This newsletter is published by Mangroves for the Future (MFF), a unique partner-led initiative, co-chaired by IUCN and UNDP, to promote investment in coastal ecosystem conservation for sustainable development.
This article, published in Thomson Reuters for World Mangroves Day, highlights the ways mangroves are offering sustainable solutions to communities in Indonesia whose livelihoods depend on the resources provided by a resilient coast.
Throughout Asia, young people of all ages are standing up for their futures. This photo story highlights 10 projects in seven countries, supported by MFF and the Critical Ecosystem Partnership Fund – two of the largest grant-making mechanisms in Asia – that place kids, teens and young adults at the forefront of conservation.
From 28 to 29 September, the Regional Steering Committee for Mangroves for the Future held its 14th meeting in Yangon, Myanmar. Committee members assessed the programme’s achievements over the past year and discussed its sustainability beyond 2018.
On International Day for the Conservation of the Mangrove Ecosystem, IUCN joined the Global Mangrove Alliance as a founding member. The aim of the Alliance is to expand global mangrove habitat by 20% by 2030.
On an island like Manora, where water is scarce and must be transported by ship, waste can have dire consequences. Conventional treatment plants are costly, so the Pakistan Navy – an MFF partner – has implemented a low-tech system that mimics the way plant roots, soil and rock naturally filter and purify rainwater.
In Pulau Dua Nature Reserve, Indonesia, small-scale fisherman Udin and his civil society group, the Nature Lovers, are pioneering innovative techniques to plant and facilitate the growth of mangroves, and to sustainably farm shrimp.
Pampa Dolui was the first person in Odisha to offer her shrimp pond for a demonstration on a sustainable fish farming method. With MFF support, local NGO South Asian Forum for Environment is working with people like Pampa to secure livelihood alternatives to shrimp cultivation.
In the region of Tanintharyi, MFF supported the Mangrove Service Network to provide training in the manufacture of fuel-efficient cookstoves. By selling the hand-made stoves, local farmer Nyan Lin Aung is securing his livelihood and reducing the community's fuel-wood consumption at the same time.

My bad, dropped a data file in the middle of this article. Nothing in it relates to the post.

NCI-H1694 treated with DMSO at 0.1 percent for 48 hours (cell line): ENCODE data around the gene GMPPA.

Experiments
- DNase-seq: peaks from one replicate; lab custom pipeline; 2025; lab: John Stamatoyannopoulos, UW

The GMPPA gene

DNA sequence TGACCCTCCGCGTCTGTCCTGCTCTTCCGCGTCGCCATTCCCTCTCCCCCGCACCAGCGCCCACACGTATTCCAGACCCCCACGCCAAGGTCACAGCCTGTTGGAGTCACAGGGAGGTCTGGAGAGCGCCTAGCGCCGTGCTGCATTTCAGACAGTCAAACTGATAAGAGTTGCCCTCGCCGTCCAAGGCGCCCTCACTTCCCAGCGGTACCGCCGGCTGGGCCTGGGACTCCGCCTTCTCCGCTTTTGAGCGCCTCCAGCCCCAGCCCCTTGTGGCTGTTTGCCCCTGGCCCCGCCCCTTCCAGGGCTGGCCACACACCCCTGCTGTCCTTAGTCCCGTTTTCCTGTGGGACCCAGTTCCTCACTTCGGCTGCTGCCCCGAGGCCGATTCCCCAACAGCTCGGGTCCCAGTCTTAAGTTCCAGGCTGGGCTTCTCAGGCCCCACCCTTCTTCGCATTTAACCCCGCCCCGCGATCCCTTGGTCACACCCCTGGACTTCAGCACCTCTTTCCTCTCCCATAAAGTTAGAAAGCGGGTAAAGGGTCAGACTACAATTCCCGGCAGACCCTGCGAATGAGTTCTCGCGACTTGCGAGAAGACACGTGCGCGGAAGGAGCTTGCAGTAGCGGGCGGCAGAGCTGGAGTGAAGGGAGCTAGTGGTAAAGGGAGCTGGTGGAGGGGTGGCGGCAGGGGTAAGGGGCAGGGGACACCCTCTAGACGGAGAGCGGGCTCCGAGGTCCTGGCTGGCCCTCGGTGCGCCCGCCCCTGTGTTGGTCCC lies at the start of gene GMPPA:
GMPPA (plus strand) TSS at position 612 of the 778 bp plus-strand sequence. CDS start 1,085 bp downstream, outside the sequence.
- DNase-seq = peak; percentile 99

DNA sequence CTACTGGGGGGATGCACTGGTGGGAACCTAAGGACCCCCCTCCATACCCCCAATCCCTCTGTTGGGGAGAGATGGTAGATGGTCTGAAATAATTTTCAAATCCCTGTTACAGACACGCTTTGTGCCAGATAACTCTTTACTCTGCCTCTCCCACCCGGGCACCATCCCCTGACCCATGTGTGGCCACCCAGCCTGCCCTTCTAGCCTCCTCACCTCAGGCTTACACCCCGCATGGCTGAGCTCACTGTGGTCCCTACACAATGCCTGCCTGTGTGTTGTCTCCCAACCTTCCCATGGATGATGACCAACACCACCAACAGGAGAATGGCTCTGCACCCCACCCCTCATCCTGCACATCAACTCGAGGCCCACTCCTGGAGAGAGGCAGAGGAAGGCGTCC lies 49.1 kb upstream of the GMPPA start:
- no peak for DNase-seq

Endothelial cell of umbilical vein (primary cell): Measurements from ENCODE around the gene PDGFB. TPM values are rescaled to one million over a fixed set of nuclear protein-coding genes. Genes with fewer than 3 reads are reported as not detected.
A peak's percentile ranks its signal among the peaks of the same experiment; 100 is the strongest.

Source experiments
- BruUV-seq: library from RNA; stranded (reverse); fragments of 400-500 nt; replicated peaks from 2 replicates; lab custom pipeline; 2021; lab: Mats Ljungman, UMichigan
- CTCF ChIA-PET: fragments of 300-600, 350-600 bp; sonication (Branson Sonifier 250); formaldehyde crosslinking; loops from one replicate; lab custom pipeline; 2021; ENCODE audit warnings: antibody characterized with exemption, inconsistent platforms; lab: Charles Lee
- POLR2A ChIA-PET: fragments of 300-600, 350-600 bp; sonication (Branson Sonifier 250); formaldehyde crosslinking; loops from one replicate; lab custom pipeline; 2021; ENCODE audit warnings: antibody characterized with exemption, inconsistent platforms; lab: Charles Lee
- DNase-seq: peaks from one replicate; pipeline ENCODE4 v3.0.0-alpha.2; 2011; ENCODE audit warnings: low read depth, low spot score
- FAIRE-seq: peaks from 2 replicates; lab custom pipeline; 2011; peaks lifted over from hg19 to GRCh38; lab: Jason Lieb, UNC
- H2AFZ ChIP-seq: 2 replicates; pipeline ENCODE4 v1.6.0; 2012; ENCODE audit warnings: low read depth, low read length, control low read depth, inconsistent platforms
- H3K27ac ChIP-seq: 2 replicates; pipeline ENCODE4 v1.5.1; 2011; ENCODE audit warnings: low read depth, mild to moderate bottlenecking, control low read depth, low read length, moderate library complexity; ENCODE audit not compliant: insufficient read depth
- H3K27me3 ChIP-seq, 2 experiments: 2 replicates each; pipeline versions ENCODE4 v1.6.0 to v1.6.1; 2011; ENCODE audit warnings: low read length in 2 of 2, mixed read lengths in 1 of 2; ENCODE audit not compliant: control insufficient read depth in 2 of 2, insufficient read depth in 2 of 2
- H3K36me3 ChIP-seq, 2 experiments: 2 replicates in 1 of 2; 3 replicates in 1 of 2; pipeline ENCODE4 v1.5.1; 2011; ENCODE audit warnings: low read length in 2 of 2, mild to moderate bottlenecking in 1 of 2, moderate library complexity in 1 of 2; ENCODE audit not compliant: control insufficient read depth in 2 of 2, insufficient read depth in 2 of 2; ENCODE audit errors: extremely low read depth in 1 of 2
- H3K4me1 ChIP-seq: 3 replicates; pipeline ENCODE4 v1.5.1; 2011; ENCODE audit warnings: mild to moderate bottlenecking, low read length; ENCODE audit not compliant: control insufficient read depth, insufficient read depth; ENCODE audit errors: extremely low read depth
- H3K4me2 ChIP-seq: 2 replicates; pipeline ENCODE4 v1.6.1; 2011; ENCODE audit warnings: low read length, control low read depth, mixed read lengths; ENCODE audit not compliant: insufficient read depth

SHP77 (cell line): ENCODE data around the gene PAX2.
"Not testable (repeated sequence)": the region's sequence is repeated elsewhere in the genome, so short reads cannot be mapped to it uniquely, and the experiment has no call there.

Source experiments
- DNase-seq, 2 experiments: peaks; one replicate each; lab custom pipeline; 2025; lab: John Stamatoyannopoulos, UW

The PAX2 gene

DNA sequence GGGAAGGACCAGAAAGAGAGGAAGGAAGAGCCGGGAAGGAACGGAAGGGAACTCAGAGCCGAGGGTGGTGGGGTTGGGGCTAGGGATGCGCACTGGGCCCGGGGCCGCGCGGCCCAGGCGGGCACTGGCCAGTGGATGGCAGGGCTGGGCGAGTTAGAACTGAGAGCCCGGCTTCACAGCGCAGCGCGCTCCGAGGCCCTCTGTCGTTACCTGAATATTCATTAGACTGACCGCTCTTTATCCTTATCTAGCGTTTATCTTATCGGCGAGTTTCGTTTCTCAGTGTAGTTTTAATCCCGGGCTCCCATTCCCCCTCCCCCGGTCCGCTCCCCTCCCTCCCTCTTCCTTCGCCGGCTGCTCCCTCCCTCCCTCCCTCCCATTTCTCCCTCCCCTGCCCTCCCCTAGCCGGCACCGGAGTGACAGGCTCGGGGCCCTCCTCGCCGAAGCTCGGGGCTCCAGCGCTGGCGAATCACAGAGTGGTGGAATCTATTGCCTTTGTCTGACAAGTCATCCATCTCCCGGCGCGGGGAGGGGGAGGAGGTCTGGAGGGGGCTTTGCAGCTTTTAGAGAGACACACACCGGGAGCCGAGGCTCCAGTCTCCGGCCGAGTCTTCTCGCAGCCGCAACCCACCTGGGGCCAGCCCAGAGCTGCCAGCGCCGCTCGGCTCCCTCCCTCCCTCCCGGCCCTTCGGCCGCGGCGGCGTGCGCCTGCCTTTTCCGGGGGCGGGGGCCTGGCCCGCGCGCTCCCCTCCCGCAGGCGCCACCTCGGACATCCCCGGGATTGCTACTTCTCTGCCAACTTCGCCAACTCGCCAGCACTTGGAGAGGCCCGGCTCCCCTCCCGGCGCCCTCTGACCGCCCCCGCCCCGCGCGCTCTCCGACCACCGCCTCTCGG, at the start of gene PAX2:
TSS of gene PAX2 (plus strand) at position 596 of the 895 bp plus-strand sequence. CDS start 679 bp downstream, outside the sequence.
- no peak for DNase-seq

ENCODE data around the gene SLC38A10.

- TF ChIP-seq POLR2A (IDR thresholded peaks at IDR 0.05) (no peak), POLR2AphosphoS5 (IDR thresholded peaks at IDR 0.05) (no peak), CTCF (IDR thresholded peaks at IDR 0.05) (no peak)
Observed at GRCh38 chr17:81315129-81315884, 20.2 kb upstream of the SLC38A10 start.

On Delft Island in Sri Lanka, fisherwomen have been drying and selling fish for generations. A new technique is now reducing the salt in the fish and lowering the risk of bacterial contamination, boosting families’ incomes while improving the health of their customers.
Jayaseeli Gallage, Chair of a local NGO, knew that cutting mangroves wasn't sustainable. MFF is supporting her project to train Sri Lankan fisherwomen in alternative livelihood skills, reducing their reliance on mangrove wood for income.
In June, MFF collaborated with the Goa Forest Department and Terra Conscious – an enterprise that promotes sustainable marine and coastal tourism – to hold a workshop that built the capacity of Goa’s lifeguards to respond to whale and dolphin strandings.
In its first annual magazine, MFF highlights key projects from 2016 and shines a spotlight on individuals championing coastal conservation, gender equality, and livelihood development in their communities.
On the International Day for the Conservation of the Mangrove Ecosystem, conservation organisations and mangrove specialists worldwide highlighted the multifunctional benefits of the practice of ‘natural regeneration’ of mangroves. The brochure is available in Burmese, English, Indonesian, Spanish, Thai and Vietnamese.
This Op-Ed was published in the Bangkok Post, Jakarta Post and Philippine Daily Inquirer preceding the U.S.-ASEAN Conference on Marine Environmental Issues. It was authored by Steen Christensen, MFF Coordinator; Sally Yozel, Senior Associate and Director of the Stimson Center Environmental Security program; and Brian Eyler, Director of the Stimson Center's South Asia Program.
In August, MFF collaborated with the Pakistan Navy, the Ministry of Climate Change, and the provincial forest departments of Sindh and Balochistan to inaugurate the Navy’s Mangroves Plantation Campaign. The Navy aims to plant one million mangroves in 2017.
Meeting participants highlighted key achievements in the conservation of Pakistan’s coasts, including the recent designation of Astola Island as a Marine Protected Area and the Pakistan Navy’s pledge to plant one million mangroves by the end of the year.
Partnerships in Environmental Management for the Seas of East Asia (PEMSEA) Blue Economy Forum